With two kids and another baby on the way, Rebecca Chamorro decided her family was complete. After deliberating with her family and her doctor, she elected to have a tubal ligation immediately following her C-section at the end of January, scheduled to take place at Mercy Medical Center in Redding, California.
The rural Catholic hospital, however, denied Chamorro's request — because the church doesn't approve of women getting their tubes tied.
In a lawsuit filed on Chamorro's behalf on Monday, the American Civil Liberties Union (ACLU) announced it is suing Dignity Health, the Catholic hospital network to which Mercy belongs, claiming the refusal to provide a physician-approved tubal ligation is discriminatory and violates California law. According to the suit, Dignity has allowed women to undergo postpartum sterilization in some cases despite church guidelines, which the hospital cited in its refusal to grant Chamorro's request.
The network claims it rejected her tubal ligation based on the Ethical and Religious Directives for Catholic Health Care Services, known as ERDs, a set of health care directives outlined by the U.S. Conference of Catholic Bishops that forbids direct sterilization. ERDs also ban some prenatal genetic tests, other forms of contraception and abortion — even when a woman's life is at risk — because they are "intrinsically immoral."
The ACLU contends that by providing tubal ligations for some patients, but refusing others because of ERDs, Dignity is breaking the law by discriminating against women.
"Although both men and women may obtain sterilization procedures, the harms imposed by denying such procedures fall disproportionately on women, because women bear the brunt of reproductive health care costs," Ruth Dawson, a staff attorney for the ACLU representing Chamorro, told Mic. "Denying women access to basic reproductive health care options such as getting their tubes tied effectively discriminates against women and undermines the promotion of public health."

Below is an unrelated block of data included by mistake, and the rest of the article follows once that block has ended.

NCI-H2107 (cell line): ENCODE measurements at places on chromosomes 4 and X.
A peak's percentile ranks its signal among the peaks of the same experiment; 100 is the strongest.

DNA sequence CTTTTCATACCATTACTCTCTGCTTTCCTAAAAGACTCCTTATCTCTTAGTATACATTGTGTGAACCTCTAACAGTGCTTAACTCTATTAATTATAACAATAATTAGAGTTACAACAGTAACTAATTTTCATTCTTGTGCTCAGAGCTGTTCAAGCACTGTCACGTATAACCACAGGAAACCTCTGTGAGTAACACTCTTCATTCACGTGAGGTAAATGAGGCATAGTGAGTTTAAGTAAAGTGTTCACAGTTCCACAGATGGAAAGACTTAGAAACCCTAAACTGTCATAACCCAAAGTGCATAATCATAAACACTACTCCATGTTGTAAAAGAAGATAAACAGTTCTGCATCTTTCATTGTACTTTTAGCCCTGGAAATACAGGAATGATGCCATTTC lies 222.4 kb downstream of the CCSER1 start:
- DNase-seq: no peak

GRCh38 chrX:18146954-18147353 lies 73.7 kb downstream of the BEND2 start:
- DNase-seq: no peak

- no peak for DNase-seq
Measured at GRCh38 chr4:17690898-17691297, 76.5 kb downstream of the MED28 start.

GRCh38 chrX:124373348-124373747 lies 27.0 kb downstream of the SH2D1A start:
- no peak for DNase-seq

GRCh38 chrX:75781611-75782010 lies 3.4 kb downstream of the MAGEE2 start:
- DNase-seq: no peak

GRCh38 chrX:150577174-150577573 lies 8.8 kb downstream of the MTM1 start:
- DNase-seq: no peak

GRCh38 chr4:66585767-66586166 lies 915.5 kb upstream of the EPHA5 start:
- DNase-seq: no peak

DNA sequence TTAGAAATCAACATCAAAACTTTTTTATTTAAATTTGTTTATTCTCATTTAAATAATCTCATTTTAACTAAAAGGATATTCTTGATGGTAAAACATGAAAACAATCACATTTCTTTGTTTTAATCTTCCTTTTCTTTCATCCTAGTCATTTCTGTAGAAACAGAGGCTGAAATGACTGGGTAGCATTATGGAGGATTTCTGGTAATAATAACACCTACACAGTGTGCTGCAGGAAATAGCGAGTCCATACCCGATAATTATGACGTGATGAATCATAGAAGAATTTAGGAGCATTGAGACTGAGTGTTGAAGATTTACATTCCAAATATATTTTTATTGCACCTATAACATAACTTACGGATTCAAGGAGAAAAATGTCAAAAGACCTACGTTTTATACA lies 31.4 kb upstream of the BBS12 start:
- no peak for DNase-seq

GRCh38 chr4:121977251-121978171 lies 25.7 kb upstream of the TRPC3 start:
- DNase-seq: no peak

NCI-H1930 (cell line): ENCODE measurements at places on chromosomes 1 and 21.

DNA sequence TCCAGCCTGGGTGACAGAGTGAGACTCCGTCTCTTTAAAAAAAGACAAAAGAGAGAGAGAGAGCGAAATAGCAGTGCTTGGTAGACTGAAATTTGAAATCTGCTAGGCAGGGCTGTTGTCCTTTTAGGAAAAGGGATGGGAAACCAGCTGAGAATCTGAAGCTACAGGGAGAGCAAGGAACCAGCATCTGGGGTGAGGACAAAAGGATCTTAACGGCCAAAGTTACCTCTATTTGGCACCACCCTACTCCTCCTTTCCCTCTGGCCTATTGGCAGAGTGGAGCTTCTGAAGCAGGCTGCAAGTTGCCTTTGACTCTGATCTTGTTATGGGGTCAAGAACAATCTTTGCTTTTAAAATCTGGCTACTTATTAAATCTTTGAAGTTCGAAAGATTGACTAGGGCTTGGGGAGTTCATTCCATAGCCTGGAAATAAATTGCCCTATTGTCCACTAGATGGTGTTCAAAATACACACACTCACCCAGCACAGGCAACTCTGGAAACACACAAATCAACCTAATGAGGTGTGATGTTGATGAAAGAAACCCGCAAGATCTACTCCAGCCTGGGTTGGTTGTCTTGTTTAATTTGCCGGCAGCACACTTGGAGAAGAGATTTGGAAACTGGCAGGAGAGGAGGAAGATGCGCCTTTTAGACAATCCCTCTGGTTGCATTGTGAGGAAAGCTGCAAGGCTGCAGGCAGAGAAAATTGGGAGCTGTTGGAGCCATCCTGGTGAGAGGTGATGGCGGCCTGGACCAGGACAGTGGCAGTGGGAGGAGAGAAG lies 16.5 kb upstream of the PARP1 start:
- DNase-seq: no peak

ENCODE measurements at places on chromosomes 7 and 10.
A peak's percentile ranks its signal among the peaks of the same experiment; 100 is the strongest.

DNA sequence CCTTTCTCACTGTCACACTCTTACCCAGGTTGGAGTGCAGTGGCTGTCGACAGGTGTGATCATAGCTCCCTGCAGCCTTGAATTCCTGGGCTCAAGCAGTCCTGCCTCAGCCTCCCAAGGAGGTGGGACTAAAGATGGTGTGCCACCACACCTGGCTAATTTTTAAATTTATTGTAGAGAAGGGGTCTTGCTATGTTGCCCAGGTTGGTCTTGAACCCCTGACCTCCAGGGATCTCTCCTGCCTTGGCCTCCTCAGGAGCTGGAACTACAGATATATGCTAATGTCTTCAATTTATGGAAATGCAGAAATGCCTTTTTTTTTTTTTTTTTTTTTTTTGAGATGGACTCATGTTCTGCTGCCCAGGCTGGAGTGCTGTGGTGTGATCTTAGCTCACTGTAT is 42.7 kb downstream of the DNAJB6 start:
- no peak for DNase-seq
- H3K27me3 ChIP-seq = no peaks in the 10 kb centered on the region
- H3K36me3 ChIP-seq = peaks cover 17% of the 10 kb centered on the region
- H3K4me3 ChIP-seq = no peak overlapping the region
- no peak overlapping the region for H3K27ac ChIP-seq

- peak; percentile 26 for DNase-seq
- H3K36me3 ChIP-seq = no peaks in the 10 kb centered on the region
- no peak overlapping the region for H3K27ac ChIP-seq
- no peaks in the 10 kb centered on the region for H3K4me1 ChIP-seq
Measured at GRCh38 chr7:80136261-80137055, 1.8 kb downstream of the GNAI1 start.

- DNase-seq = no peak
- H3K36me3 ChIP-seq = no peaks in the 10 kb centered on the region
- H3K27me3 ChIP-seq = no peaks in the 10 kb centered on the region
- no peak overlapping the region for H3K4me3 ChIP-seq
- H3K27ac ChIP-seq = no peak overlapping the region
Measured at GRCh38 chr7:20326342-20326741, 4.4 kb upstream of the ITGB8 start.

But the hospital's intervention in Chamorro's decision isn't just about California law, nor does it just affect one woman and her family. It illustrates one of the many ways the Catholic church interferes in women's reproductive choices.
Catholic hospitals and medical groups, which have grown in number in recent years and provide a significant proportion of health care services across the country, have been criticized (not to mention sued) for applying religious doctrine to impede women's access to abortion. As the ACLU's lawsuit against Dignity shows, though, the issue isn't just with terminating pregnancies: Catholic health care providers also attempt to curtail other reproductive rights like getting tubes tied, even when that means ignoring a doctor's blessing for lack of a priest's.
While the lawsuit only includes Chamorro as a plaintiff, it notes she's not the only patient to be turned away for sterilization because of ERDs. Her obstetrician, Dr. Samuel Van Kirk, "estimates that he has had at least 50 patients in the last eight years for whom he has sought but been denied authorization to perform immediate postpartum tubal ligation," according to the suit.
"Denying women access to basic reproductive health care options such as getting their tubes tied effectively discriminates against women."
"This case is an example of a Catholic hospital and its hospital administrators practicing medicine," Dr. Pratima Gupta, an OB-GYN for Physicians for Reproductive Health, an organization acting as a plaintiff in Chamorro's case, told Mic. "I think they should leave that to myself and my colleagues and medical experts, and not impose religious directives on patients."
According to Gupta, the church's broad-sweeping health care regulations can conflict with medical best practices, thereby putting women's health at risk. While many physicians work to empower their patients when it comes to making choices about their health, she said, Catholic hospitals can effectively disenfranchise them.
"A women assesses her options with her doctor and together they come up with the best decisions," Gupta said. "But then the Catholic church or hospital intervenes and decides what can and cannot be done, which is going to result in a woman not getting the best care for herself, or what she wants.
"It is denying women the basic right to control their bodies," she added, "and decide what's best for themselves."